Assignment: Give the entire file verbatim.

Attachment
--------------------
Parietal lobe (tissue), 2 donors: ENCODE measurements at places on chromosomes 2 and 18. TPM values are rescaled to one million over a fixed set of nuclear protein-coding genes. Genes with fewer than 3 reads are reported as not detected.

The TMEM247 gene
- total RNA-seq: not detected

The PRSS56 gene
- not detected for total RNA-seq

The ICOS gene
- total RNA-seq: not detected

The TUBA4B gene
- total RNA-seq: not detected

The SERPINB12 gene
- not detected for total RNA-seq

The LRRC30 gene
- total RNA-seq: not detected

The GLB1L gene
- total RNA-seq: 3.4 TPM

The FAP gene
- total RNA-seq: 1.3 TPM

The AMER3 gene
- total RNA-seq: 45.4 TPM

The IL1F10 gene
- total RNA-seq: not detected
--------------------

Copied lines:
Parietal lobe (tissue), 2 donors: ENCODE measurements at places on chromosomes 2 and 18. TPM values are rescaled to one million over a fixed set of nuclear protein-coding genes. Genes with fewer than 3 reads are reported as not detected.

The TMEM247 gene
- total RNA-seq: not detected

The PRSS56 gene
- not detected for total RNA-seq

The ICOS gene
- total RNA-seq: not detected

The TUBA4B gene
- total RNA-seq: not detected

The SERPINB12 gene
- not detected for total RNA-seq

The LRRC30 gene
- total RNA-seq: not detected

The GLB1L gene
- total RNA-seq: 3.4 TPM

The FAP gene
- total RNA-seq: 1.3 TPM

The AMER3 gene
- total RNA-seq: 45.4 TPM

The IL1F10 gene
- total RNA-seq: not detected